UMD/TSi Team Wins SPIE Smart Structures Product Implementation Award

UMD/TSi Team Wins SPIE Smart Structures Product Implementation Award

UMD/TSi Team Wins SPIE Smart Structures Product Implementation Award

Prof. Wereley, on behalf of the TSI/UMD SAMSS Development Team, accepts the SPIE Smart Structures Product Implementation Award presented by Dr. Kevin Farinholt.
Prof. Wereley, on behalf of the TSI/UMD SAMSS Development Team, accepts the SPIE Smart Structures Product Implementation Award presented by Dr. Kevin Farinholt.

The 2013 Smart Structures Product Implementation Award was presented to the team of Techno-Sciences Inc. (TSi) and the Smart Structures Laboratory at the University of Maryland, Department of Aerospace Engineering on March 12, 2013 at the SPIE Smart Structures/NDE Symposium in San Diego, CA.

This award recognized the development of the Semi-Active Magnetorheological Seat Suspension (SAMSS) System for use in the SH-60 Seahawk Helicopter. TSi and the University of Maryland are currently working to develop similar systems for a variety of vehicles including other military helicopters and aircraft, ground vehicles, and fast boats. In addition, four joint TSI/UMD patents have been issued for this product and related products, and two patents are pending. This product development was the outgrowth of a doctoral dissertation written by Dr. Greg Hiemenz (Ph.D. ’07), Vice-President of Advanced Technology Development (TSi), and advised by Prof. Norm Wereley, chair of the Department of Aerospace Engineering.

Whole body vibration is a significant concern for helicopter pilots and passengers. Studies have shown that back pain and spinal abnormalities are common for pilots, with pain in the lumbar region, buttocks and legs beginning 2 to 4 hours into the flight. Increasingly common long flight times for military actions exacerbate the problem and can lead to pilot inattention and distraction and, consequently, loss of situational awareness and poor decision making. Current seats are designed for crashworthiness, not vibration. The Semi-Active Magnetorheological Seat Suspension (SAMSS) System addresses this performance shortfall. Magnetorheological dampers, a key component of this system, are capable of achieving what is effectively a continuously adjustable device. In combination with a real-time feedback controller, these dampers can adapt to occupant weight and respond to changing excitation levels and frequencies. These devices exhibit low power draw and high mechanical reliability; and, additionally, in a power-out/ fail-safe condition, these devices operate like a conventional hydraulic damper.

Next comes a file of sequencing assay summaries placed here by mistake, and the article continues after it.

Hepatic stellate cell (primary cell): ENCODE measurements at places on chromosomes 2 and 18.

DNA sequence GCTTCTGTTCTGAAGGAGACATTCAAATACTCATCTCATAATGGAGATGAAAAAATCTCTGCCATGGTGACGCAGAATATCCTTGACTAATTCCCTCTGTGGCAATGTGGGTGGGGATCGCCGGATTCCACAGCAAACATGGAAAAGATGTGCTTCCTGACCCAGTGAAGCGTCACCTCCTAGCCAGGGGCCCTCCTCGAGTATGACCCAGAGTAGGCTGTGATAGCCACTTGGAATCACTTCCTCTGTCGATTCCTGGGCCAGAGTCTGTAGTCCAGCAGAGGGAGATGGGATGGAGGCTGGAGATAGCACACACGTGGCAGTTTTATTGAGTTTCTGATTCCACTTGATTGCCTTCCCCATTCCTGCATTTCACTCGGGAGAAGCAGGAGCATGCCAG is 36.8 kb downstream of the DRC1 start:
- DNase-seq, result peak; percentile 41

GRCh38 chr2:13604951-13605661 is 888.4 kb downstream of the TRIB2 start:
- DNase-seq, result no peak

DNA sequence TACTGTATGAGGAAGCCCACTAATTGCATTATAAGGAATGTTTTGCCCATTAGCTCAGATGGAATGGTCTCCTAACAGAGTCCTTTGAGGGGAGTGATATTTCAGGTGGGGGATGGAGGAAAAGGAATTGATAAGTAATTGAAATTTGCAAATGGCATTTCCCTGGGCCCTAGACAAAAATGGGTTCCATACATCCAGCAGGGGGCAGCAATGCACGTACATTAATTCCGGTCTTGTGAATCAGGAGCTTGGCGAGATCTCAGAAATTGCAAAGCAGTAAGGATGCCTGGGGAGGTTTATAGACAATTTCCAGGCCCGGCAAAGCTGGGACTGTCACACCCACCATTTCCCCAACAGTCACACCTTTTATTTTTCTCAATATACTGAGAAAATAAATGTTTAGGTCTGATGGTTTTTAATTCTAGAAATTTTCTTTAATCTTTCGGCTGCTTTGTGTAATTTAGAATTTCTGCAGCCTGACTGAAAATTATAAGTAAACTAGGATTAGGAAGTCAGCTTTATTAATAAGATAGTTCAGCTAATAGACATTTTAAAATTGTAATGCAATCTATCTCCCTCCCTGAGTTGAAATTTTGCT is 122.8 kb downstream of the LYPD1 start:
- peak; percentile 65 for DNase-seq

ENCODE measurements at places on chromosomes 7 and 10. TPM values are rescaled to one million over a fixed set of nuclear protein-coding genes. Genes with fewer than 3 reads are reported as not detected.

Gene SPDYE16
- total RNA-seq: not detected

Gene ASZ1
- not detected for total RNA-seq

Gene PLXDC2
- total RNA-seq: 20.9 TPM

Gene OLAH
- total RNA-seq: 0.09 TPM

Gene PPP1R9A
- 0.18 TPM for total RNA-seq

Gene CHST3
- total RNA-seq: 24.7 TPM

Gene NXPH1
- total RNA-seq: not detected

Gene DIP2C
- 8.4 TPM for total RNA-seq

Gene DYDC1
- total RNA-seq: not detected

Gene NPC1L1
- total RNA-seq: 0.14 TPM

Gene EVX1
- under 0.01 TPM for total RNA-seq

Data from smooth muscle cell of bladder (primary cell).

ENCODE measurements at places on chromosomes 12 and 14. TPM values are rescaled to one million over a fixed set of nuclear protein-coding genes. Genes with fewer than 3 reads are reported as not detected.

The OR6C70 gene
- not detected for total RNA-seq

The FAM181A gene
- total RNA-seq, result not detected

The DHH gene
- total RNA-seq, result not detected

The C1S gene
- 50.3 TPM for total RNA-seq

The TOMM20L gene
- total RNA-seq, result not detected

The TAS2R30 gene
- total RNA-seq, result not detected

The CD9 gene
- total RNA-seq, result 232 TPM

TSi and the Smart Structures Laboratory at UMD worked together to design the seat suspension system, which has been flight-tested for an unarmored Navy MH-60R Seahawk crew seat. The system is implemented such that crash safety is preserved, but the occupant is isolated from potentially harmful vibratory loads. The control system can minimize vibrations even as occupant weight varies, as well as varying vibratory g-loads during flight. For example, for typical male aviators, vibration reductions for seat rocking vibrations were reduced at least 85% while vertical vibrations were reduced over 60%. Most telling was a comment by a test pilot: “I could not tell if I was flying in a helicopter or sitting at my desk.”

“This award recognizes the creative innovation and design, product development and testing efforts of the TSI/UMD SAMSS Development Team, and demonstrates how effectively small companies can team with universities to tackle product development challenges,” said Dr. Hiemenz.

April 16, 2013


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